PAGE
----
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Hemingway Adventure

Milan (first day)

Milan, Italy 
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Milan Central, my gateway to north Italy. Completed in 1931, it is on a monumental scale with five arched rail sheds, and a 700-foot-long concourse that's more like a cathedral. Décor is Art Nouveau with Fascist triumphalism thrown in. Mussolini was determined not just to make the trains run on time, but to make them run into the greatest stations in the world.
Michael Palin - Hemingway Adventure'They were watering the street and it smelled of the early morning.’

(A Farewell to Arms)

Eighty years on, the express from Paris, smooth as a missile, glides noiselessly into Milan Central, the station that was built in the 1930s to replace Garibaldi as the main international terminal. It is a mighty edifice, with soaring galleries, marble walls and classical friezes. If the Romans had ever got around to building a railway station (and, if decadence hadn’t intervened, it might have been only a matter of time), this is what it would have looked like. Which was, of course, the intention of Mussolini and his architects who resold the Roman Empire to the Italian people as a symbol of resurgent power and martial glory.

Nowadays, its massive forecourt shelters the very people Mussolini and the Fascists were so anxious to get rid of - foreign immigrants, from Africa, Eastern Europe and more recently, from Albania and Kosovo.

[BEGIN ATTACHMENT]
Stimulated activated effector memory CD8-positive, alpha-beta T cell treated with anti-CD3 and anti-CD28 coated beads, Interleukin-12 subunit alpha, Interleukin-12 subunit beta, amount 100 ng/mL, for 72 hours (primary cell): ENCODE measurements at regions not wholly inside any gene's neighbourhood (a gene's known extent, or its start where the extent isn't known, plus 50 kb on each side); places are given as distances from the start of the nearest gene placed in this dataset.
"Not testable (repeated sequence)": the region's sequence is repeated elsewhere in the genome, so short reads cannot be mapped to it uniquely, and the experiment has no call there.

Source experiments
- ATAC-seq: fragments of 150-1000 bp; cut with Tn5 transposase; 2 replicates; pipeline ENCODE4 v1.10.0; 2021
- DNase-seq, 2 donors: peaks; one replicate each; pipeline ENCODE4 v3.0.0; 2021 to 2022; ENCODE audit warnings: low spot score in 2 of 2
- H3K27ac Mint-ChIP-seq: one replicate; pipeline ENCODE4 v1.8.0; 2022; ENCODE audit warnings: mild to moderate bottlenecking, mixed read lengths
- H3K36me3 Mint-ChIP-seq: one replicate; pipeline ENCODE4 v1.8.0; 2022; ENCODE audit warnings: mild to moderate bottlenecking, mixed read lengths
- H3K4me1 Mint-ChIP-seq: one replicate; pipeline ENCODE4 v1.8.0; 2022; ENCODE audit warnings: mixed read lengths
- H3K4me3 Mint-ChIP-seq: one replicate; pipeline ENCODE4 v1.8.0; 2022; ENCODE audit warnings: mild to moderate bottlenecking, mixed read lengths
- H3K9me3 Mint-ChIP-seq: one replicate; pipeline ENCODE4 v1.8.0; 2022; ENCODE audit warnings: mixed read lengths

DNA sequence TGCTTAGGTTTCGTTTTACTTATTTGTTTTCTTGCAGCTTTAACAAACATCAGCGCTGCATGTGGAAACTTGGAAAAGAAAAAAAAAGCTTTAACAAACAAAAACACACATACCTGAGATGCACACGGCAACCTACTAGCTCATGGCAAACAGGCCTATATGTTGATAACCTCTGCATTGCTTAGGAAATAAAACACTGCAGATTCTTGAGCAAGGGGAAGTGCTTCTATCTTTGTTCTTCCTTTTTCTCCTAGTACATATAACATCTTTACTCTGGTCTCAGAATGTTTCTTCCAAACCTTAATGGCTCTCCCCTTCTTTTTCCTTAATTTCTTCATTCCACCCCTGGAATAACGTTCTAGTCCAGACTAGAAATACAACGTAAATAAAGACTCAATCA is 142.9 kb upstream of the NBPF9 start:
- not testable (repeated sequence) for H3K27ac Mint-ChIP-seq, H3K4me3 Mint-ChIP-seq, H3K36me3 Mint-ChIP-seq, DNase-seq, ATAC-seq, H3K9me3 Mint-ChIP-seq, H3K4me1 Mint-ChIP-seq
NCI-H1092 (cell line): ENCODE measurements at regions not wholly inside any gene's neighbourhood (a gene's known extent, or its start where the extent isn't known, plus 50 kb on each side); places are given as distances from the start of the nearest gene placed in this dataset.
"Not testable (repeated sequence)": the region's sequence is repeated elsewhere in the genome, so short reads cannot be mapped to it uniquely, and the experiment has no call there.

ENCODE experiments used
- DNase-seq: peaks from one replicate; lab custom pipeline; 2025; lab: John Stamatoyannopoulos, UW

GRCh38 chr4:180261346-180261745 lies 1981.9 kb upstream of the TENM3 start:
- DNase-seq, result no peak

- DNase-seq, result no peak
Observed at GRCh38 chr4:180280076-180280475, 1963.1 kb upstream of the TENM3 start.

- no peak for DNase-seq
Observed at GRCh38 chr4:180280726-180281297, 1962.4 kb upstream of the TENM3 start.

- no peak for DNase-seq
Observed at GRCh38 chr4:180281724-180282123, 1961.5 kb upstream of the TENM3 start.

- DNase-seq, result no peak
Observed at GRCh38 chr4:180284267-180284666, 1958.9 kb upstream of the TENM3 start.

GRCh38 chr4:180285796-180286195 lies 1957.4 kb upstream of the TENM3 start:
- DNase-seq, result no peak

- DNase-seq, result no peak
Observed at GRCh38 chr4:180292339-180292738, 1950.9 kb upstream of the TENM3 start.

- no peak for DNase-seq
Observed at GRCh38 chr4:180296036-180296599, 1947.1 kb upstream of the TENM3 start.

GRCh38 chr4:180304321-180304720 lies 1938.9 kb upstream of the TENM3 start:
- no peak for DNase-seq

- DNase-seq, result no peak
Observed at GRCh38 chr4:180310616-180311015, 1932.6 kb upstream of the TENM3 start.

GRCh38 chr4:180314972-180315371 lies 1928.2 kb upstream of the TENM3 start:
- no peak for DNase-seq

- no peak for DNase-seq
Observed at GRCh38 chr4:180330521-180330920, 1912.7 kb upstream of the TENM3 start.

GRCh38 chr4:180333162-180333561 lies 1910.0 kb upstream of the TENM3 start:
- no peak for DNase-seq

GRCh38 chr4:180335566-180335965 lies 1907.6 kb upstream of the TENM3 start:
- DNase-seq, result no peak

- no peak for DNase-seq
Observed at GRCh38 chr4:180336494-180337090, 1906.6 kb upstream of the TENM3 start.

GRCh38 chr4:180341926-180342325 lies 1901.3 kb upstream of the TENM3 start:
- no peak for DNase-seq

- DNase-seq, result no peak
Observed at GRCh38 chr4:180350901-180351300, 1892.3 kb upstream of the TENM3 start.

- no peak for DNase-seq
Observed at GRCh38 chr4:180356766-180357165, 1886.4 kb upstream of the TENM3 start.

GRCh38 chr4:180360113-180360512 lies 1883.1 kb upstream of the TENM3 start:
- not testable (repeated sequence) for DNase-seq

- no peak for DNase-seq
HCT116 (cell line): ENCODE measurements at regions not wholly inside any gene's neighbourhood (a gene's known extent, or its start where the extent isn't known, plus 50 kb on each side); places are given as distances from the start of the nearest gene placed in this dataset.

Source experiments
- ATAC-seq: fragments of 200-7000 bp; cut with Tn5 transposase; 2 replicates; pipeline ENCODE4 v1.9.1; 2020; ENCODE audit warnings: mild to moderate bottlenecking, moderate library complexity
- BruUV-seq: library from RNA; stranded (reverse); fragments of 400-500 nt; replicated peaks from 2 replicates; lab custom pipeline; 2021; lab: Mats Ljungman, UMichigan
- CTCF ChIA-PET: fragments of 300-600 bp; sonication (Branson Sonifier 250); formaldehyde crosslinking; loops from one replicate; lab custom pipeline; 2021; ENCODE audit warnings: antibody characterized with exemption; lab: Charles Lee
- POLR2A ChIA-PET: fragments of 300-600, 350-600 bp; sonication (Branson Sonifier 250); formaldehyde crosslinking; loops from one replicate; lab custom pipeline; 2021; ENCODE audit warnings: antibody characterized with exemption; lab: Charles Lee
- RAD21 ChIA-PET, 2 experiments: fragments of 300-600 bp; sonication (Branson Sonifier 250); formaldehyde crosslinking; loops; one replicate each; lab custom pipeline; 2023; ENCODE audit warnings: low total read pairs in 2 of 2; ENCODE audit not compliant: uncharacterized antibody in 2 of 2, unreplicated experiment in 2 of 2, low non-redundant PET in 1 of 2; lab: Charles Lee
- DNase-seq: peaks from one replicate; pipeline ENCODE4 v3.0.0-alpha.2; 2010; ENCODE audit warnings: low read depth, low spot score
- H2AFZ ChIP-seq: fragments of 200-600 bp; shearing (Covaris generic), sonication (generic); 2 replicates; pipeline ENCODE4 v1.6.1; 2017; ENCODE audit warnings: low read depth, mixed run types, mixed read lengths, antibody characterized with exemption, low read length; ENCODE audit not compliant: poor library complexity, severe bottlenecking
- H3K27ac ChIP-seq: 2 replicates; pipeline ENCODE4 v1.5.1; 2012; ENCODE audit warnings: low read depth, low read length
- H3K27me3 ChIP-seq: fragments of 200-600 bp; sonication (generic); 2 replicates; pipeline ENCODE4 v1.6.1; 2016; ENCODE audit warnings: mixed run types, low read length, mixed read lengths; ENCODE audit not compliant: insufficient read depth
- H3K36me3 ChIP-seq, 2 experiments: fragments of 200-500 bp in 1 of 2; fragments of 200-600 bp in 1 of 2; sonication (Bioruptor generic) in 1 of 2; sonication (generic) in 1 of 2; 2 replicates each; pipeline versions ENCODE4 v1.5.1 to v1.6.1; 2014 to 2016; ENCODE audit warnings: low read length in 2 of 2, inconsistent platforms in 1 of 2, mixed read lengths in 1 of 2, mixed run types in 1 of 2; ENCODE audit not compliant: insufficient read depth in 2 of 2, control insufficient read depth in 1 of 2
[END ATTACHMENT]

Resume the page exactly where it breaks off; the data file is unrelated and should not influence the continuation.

As a young reporter, Hemingway met Mussolini. He recognised him as an act from quite early on, when he and a crowd of fellow reporters were summoned into Il Duce’s black-shirted presence at the Lausanne Conference.

Mussolini sat at his desk reading a book. His face was contorted into the famous frown. He was registering Dictator ... I tiptoed over behind him to see what the book was he was reading with such avid interest. It was a French-English dictionary - held upside down.

(Toronto Daily Star, 27 January 1923)

The imperial grandeur of the station is now a backdrop for vast and enigmatic black and white ads for Dolce and Gabbana, Versace and Armani - the new emperors. A stuccoed frieze of victorious Roman armies is half-obscured by a Pepsi clock informing us that our millennium has only 332 days, 13 hours and 6 minutes left to run.

Considering it is such a centre of high fashion, Milan is remarkably devoid of architectural beauty. Dajna, a local who is helping us with our filming here, is philosophical. Milan is all about making money, she says. It’s in the blood and in the history. The city has never been much concerned with looking good. She points out a group of people gathered around a window peering intently at a television screen. They’re not watching football or the latest Madonna video but the rise and fall of share prices.
Milan, Italy 
click to enlarge 
file size
Milan Central, my gateway to north Italy. Completed in 1931, it is on a monumental scale with five arched rail sheds, and a 700-foot-long concourse that's more like a cathedral. Décor is Art Nouveau with Fascist triumphalism thrown in. Mussolini was determined not just to make the trains run on time, but to make them run into the greatest stations in the world.
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PALIN'S GUIDES

  • Series: Hemingway Adventure
  • Chapter: Milan (first day)
  • Country/sea: Italy
  • Place: Milan
  • Book page no: 44

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RELATED LINKS

  • Italy
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  • Day 3 
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  • All trains
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  • Full Circle
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  • Pole to Pole

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